The River Rhône

The Rhône rises in Switzerland and all the canals and rivers of northern France empty into it at Lyon and from thereon it is a force to be reckoned with. In Spring the meltwater from the Alps increases the flow, and most of the rainfall of northern France finds its way into this river.

But since 1980 it has been fully canalised over a distance of 310 km from Lyon to Port Saint Louis du Rhône.

Access to the Mediterranean from Port Saint Louis is via a short ship canal as the delta is not navigable.

In 1921 an Act of parliament established the Compagnie National du Rhône which put in hand a vast programme of works to tame the river and the river now alternates between wide deep river sections and 11 diversion canals.

Navigating the Rhône was a hazardous exercise before this time but was a key communications route since Greek and Roman times.

This is now a pleasant experience; there are several marinas and quays where the traveller can loiter and explore the many towns and sites of historic interest. We have known boats to anchor out of the channel on wider parts of the river where there are no groynes.

There are 12 locks all with floating bollards, and waiting pontoons for small boats just outside the gates. These are marked with a No Parking Sign and a notice "Sauf Plaisanciers" (except pleasure boats). Single boats are locked through if no commercial traffic or other boats are expected. You will not wait more than ½ hr. It is usual to communicate with the lock keepers by radio.

The minimum depth is 3.20m, the minimum air draught is 7m above the highest navigable water level.

Navigation alternates between the river itself and 11 diversion canals in which the locks are usually located at the downstream end. When the mistral blows (from the north) entering a lock from upstream can be difficult, and short steep waves may be generated by southerly winds. The channel is often marked by red and white buoys or stakes on the right bank side and black and white markers on the left bank side. There are under water groynes at each side of the channel and care needs to be taken to avoid running in to these.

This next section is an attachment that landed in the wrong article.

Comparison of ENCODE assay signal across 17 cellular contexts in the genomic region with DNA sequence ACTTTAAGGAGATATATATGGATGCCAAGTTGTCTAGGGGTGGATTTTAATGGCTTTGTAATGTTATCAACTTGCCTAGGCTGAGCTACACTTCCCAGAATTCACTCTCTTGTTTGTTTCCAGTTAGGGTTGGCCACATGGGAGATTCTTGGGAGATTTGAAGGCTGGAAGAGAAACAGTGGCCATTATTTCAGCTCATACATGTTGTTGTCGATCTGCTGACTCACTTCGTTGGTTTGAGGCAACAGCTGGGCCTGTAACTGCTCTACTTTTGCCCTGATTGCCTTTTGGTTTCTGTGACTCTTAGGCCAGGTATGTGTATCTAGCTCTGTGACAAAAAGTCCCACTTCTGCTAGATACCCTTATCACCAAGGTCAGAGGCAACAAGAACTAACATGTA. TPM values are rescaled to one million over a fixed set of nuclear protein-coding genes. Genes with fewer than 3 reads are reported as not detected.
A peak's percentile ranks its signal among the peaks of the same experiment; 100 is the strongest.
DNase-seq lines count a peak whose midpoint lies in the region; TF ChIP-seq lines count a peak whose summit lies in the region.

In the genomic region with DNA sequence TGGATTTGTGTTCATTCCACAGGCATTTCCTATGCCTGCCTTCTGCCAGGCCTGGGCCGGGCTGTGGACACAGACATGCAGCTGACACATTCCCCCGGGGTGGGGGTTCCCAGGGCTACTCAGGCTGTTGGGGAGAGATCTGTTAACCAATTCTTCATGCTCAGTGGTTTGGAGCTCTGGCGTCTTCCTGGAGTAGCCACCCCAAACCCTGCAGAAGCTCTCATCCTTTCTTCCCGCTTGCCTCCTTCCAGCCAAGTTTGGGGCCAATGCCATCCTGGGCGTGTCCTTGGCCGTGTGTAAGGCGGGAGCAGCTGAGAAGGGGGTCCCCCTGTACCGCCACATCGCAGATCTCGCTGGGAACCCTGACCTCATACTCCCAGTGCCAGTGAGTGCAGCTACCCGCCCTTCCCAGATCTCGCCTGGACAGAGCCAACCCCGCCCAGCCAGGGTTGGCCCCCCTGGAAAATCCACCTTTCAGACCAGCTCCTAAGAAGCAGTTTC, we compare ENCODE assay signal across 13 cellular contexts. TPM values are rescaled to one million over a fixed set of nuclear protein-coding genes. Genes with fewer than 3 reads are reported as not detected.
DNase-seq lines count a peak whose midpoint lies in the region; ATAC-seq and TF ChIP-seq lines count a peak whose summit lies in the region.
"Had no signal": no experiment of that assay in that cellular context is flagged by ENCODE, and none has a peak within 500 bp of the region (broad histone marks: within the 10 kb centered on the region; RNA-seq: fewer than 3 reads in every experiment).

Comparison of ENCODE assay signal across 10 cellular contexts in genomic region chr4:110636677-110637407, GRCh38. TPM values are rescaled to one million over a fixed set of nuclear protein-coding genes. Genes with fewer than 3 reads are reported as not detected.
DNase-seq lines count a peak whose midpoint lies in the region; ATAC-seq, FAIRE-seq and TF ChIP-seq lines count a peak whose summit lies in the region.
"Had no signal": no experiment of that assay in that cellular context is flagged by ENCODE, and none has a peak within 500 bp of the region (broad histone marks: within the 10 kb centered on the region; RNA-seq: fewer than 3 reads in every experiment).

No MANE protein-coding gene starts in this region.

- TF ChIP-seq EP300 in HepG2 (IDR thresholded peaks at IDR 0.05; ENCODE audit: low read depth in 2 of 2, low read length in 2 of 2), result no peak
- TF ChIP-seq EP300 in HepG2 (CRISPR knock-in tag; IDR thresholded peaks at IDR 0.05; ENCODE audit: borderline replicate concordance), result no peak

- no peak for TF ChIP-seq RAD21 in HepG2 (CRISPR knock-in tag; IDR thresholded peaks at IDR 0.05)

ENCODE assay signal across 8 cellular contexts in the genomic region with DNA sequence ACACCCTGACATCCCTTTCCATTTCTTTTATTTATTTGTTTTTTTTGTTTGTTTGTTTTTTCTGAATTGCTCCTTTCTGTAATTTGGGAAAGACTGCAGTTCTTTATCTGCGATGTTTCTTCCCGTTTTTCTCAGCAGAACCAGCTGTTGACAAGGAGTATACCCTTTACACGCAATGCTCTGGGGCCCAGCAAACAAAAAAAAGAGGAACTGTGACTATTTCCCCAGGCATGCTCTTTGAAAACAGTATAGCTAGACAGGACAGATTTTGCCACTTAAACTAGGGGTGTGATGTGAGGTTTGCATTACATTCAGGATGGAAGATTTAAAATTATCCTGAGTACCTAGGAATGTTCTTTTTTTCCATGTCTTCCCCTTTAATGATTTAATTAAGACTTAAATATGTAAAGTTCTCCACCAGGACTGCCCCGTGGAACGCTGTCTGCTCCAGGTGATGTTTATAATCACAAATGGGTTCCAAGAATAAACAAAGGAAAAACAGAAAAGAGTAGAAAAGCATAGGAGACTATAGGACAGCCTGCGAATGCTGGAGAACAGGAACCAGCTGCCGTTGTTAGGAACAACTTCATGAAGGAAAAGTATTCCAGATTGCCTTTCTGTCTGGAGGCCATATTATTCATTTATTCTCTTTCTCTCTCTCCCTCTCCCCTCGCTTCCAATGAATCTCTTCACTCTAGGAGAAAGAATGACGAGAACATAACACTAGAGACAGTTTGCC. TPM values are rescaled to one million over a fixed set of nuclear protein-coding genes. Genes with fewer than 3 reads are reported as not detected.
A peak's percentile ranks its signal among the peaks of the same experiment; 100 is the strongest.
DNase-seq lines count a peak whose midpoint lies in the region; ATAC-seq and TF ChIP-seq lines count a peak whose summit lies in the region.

The current can flow very swiftly depending on the amount of power being generated by the hydro-electric plants (usually less at the week-ends) but does not usually exceed 7 km/h. When combined with the effect of the mistral it can make progress upstream difficult for boats with smaller engines, particularly at times of flood. In 2002 the flood was so severe that the marinas at Arles and Avignon were destroyed, so this is not a river to be taken lightly. However during mid to late summer the flow is much less and most craft will be able to navigate upstream without much difficulty.

Low-powered craft wishing to navigate against the current at other times will find that it is possible to get a tow from one of the many commercial craft which ply the river. Ask at the lock, and at the local 'bourse' where the commercials pick up their work, or simply walk along the quay and ask the bargees themselves. You are likely to be lashed alongside. In 2008 the quoted price for this service was 2.50€ per km and the distance from Port Saint Louis to Lyons is 310 km.

You will find the tale of our trip up the Rhône on my writing page, and an account of a first hand experience follows.


Since 1996, we have cruised for about five months every year on 'Maverick', our steel yacht - a Bruce Roberts 36. We sailed from Largs on the Firth of Clyde, and travelled slowly via Ireland, England, Biscay, Canal du Midi, Corsica, Sardinia, Italy and Greece to Turkey. We hoped to sell 'Maverick' in the Mediterranean, but, when this was slow to happen, began to sail her back. We arrived at the mouth of the Rhône in early summer this year, with a view to going into the French canals in September, and taking 'Maverick' back to Scotland to try to sell her there in autumn 2009. We had the mast lowered and stored at Port Napoleon and was wintered in St Jean de Losne whilst we were back in Scotland.